May 15, 1926 - Roald Amundsen and Lincoln Ellsworth were forced down in Alaska after a four-day flight over an icecap. Ice had begun to form on the dirigible Norge.

May 15, 1927 - Author and forester Tom Kelly was born in Mobile, Ala.

May 15, 1935 - The Pittsburgh Pirates beat the Philadelphia Phillies, 20-5.

May 15, 1941 – Joe DiMaggio began his record-breaking 56-game hitting streak against the White Sox in Yankee Stadium with a single and an RBI. The streak ended on July 17.

May 15, 1943 - The big War Bond and Stamp celebration which was staged in Evergreen, Ala. on this Saturday attracted one of the largest crowds that had been seen in Evergreen “in many a day.” The event, which was sponsored by the ladies of the county, was not only an impressive one but successful as well. At least $35,000 in bonds and stamps were sold. The county’s quota for that month was $28,200.

May 15, 1944 – S.M. Snowden of Skinnerton, Ala. received a telegram from Camp Carson, Colo. informing him that his son, infantryman Robert L. Snowden, had died from “accidential injuries.”

May 15, 1948 – Following the expiration of The British Mandate for Palestine, the Kingdom of Egypt, Transjordan, Lebanon, Syria, Iraq and Saudi Arabia invaded Israel thus starting the 1948 Arab–Israeli War.

May 15, 1952 – Alabama baseball great Virgil Trucks pitched his first of two no-hitters during the 1952 season, leading the Detroit Tigers to a 1-0 win over the Washington Senators. He would pitch his second no-hitter in August, becoming one of just five major league pitchers to throw two no-hitters in a single season.

May 15, 1953 – National Baseball Hall of Fame third baseman, designated hitter and first baseman George Brett was born in Glen Dale, West Virginia. He would go on to play his entire career (1973-1993) for the Kansas City Royals. He was inducted into the Hall of Fame in 1999.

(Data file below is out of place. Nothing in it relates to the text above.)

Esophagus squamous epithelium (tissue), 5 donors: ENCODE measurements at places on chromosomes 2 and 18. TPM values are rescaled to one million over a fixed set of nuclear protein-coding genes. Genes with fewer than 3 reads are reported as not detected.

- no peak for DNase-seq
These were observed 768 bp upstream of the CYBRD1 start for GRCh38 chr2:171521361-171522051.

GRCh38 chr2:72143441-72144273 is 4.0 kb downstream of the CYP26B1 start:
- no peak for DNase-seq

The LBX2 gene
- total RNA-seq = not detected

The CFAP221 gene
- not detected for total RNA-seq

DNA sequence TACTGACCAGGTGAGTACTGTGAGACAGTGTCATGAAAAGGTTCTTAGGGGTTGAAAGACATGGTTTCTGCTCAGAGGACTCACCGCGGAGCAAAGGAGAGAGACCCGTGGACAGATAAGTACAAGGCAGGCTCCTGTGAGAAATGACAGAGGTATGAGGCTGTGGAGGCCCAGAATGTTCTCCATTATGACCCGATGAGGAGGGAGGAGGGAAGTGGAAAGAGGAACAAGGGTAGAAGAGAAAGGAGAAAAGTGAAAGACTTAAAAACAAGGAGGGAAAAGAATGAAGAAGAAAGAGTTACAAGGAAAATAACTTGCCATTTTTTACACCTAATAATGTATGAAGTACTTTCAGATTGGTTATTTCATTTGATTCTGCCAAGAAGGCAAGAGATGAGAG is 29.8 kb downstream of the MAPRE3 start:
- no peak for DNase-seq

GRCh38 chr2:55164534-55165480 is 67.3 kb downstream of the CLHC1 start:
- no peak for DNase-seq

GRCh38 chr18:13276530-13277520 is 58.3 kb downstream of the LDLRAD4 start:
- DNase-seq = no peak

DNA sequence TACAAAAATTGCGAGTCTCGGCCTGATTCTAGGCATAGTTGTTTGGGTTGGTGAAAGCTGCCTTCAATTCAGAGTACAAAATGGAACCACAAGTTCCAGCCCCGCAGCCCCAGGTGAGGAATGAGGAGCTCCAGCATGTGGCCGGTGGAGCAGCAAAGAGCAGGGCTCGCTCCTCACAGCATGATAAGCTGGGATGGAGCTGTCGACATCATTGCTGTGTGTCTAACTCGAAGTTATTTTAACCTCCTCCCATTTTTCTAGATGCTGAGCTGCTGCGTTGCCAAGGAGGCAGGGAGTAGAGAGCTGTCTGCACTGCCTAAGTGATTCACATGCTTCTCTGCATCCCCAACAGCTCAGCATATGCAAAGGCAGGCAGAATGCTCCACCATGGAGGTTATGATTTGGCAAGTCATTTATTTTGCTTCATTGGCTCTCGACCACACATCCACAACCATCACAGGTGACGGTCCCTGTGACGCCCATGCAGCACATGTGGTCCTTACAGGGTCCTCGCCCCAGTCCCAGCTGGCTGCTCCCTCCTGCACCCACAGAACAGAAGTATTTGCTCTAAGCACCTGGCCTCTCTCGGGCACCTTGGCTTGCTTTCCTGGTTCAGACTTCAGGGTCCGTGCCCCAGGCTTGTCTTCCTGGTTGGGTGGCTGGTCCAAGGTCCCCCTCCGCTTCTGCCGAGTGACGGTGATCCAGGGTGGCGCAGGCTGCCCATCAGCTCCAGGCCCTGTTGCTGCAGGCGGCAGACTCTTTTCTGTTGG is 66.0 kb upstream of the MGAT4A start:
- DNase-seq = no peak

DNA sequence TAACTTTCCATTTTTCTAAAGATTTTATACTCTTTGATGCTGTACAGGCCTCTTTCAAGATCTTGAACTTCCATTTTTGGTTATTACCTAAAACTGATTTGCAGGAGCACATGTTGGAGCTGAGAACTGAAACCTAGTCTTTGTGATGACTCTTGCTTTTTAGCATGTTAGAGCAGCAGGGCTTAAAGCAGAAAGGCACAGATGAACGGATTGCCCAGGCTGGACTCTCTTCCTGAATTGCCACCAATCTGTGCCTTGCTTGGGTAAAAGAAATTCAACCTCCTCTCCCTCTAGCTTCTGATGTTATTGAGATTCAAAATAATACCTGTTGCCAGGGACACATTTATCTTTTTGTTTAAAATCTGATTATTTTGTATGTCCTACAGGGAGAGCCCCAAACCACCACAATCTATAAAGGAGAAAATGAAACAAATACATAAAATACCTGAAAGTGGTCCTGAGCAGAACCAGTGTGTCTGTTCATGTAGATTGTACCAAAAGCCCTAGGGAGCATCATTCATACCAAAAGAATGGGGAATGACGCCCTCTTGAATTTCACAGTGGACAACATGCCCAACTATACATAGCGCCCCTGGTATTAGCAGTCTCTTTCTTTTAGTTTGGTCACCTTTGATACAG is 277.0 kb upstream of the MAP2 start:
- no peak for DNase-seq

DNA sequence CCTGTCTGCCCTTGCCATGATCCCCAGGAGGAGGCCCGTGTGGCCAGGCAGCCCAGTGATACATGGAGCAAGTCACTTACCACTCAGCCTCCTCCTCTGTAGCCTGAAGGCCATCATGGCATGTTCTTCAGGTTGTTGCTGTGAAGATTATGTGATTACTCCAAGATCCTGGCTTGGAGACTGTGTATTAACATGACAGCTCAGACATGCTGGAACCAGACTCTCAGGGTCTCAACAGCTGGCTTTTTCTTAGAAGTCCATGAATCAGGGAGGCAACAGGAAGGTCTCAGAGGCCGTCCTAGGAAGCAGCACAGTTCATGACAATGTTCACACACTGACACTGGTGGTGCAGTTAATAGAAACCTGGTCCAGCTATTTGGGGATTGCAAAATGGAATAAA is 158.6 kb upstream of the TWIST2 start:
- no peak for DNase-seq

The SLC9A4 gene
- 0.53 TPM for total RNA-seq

May 15, 1954 - Alabama author William March died in New Orleans, La.

May 15, 1955 – Author and Vredenburgh native Mike Stewart was born.

May 15, 1958 – The Evergreen Courant reported that Joe B. Nix Jr., Evergreen attorney, was one of 10 candidates in the second primary seeking the five places left on the State Democratic Executive Committee from the Second District. Nix led the ticket in Conecuh County.

May 15, 1959 – In the finals of the First District baseball playoffs, Jackson High School beat Evergreen High School, 5-2, in Jackson, Ala. Evergreen finished the season with a 9-4 overall record.

May 15, 1959 – The Alabama Highway Department opened bids for grading and drainage work to be done on the more than 17 miles of interstate highway between Evergreen and Georgiana. Hyde Construction Co. of Jackson, Miss. submitted the lowest bids on both the 8.667 miles between Evergreen and the Conecuh-Butler line ($1,473,435) and the 8.691 miles between the county line and Georgiana ($1,389,403).

May 15, 1965 - The Canadian Football Players Association was organized.

May 15, 1966 – After a policy dispute, Prime Minister Nguyễn Cao Kỳ of South Vietnam's ruling junta launched a military attack on the forces of General Tôn Thất Đính, forcing him to abandon his command.

May 15, 1967 – National Baseball Hall of Fame pitcher John Smoltz was born in Warren, Mich. He would go on to play for the Atlanta Braves, the Boston Red Sox and the St. Louis Cardinals. He was inducted into the Hall of Fame in 2015.

May 15, 1967 - The 4th Annual Conecuh County Market Hog Show was scheduled to be held on this Monday at the Conecuh Stockyards. Registration was to begin at 5:30 a.m., the show at 8:30 a.m. and the sale of the show hogs at 1 p.m. Over 100 head of top quality market hogs were expected to be shown. C.L. Kamplain was show chairman and D.C. Fleming was advisory chairman.